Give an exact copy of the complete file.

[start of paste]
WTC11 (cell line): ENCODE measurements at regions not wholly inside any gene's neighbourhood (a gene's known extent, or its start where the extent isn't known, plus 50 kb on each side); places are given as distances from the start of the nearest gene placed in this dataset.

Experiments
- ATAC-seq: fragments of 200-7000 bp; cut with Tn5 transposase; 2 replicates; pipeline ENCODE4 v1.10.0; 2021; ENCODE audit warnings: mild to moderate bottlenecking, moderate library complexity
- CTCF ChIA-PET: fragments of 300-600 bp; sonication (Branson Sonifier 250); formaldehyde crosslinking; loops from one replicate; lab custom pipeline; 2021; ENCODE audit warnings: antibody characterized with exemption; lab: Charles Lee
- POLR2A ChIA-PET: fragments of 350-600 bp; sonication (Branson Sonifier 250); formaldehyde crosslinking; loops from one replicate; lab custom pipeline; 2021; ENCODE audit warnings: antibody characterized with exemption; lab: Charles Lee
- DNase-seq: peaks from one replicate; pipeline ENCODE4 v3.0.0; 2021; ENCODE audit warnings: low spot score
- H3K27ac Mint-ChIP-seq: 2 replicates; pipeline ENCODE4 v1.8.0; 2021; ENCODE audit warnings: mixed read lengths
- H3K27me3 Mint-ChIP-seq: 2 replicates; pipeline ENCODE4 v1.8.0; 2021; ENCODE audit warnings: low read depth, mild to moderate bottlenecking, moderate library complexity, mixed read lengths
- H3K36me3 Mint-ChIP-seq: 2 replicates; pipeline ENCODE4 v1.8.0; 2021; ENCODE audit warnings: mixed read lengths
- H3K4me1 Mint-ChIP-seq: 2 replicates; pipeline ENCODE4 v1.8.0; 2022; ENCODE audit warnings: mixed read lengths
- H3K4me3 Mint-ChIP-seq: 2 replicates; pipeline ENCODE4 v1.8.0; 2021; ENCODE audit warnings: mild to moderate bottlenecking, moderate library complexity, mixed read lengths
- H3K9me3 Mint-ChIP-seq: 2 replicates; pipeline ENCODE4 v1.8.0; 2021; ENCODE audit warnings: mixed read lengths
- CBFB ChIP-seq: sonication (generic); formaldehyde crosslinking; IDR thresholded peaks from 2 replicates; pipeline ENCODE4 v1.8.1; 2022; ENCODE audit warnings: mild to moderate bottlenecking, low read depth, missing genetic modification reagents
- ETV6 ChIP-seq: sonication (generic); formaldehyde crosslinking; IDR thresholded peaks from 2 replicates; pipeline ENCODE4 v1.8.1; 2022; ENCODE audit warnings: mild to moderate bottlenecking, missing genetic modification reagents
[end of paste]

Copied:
WTC11 (cell line): ENCODE measurements at regions not wholly inside any gene's neighbourhood (a gene's known extent, or its start where the extent isn't known, plus 50 kb on each side); places are given as distances from the start of the nearest gene placed in this dataset.

Experiments
- ATAC-seq: fragments of 200-7000 bp; cut with Tn5 transposase; 2 replicates; pipeline ENCODE4 v1.10.0; 2021; ENCODE audit warnings: mild to moderate bottlenecking, moderate library complexity
- CTCF ChIA-PET: fragments of 300-600 bp; sonication (Branson Sonifier 250); formaldehyde crosslinking; loops from one replicate; lab custom pipeline; 2021; ENCODE audit warnings: antibody characterized with exemption; lab: Charles Lee
- POLR2A ChIA-PET: fragments of 350-600 bp; sonication (Branson Sonifier 250); formaldehyde crosslinking; loops from one replicate; lab custom pipeline; 2021; ENCODE audit warnings: antibody characterized with exemption; lab: Charles Lee
- DNase-seq: peaks from one replicate; pipeline ENCODE4 v3.0.0; 2021; ENCODE audit warnings: low spot score
- H3K27ac Mint-ChIP-seq: 2 replicates; pipeline ENCODE4 v1.8.0; 2021; ENCODE audit warnings: mixed read lengths
- H3K27me3 Mint-ChIP-seq: 2 replicates; pipeline ENCODE4 v1.8.0; 2021; ENCODE audit warnings: low read depth, mild to moderate bottlenecking, moderate library complexity, mixed read lengths
- H3K36me3 Mint-ChIP-seq: 2 replicates; pipeline ENCODE4 v1.8.0; 2021; ENCODE audit warnings: mixed read lengths
- H3K4me1 Mint-ChIP-seq: 2 replicates; pipeline ENCODE4 v1.8.0; 2022; ENCODE audit warnings: mixed read lengths
- H3K4me3 Mint-ChIP-seq: 2 replicates; pipeline ENCODE4 v1.8.0; 2021; ENCODE audit warnings: mild to moderate bottlenecking, moderate library complexity, mixed read lengths
- H3K9me3 Mint-ChIP-seq: 2 replicates; pipeline ENCODE4 v1.8.0; 2021; ENCODE audit warnings: mixed read lengths
- CBFB ChIP-seq: sonication (generic); formaldehyde crosslinking; IDR thresholded peaks from 2 replicates; pipeline ENCODE4 v1.8.1; 2022; ENCODE audit warnings: mild to moderate bottlenecking, low read depth, missing genetic modification reagents
- ETV6 ChIP-seq: sonication (generic); formaldehyde crosslinking; IDR thresholded peaks from 2 replicates; pipeline ENCODE4 v1.8.1; 2022; ENCODE audit warnings: mild to moderate bottlenecking, missing genetic modification reagents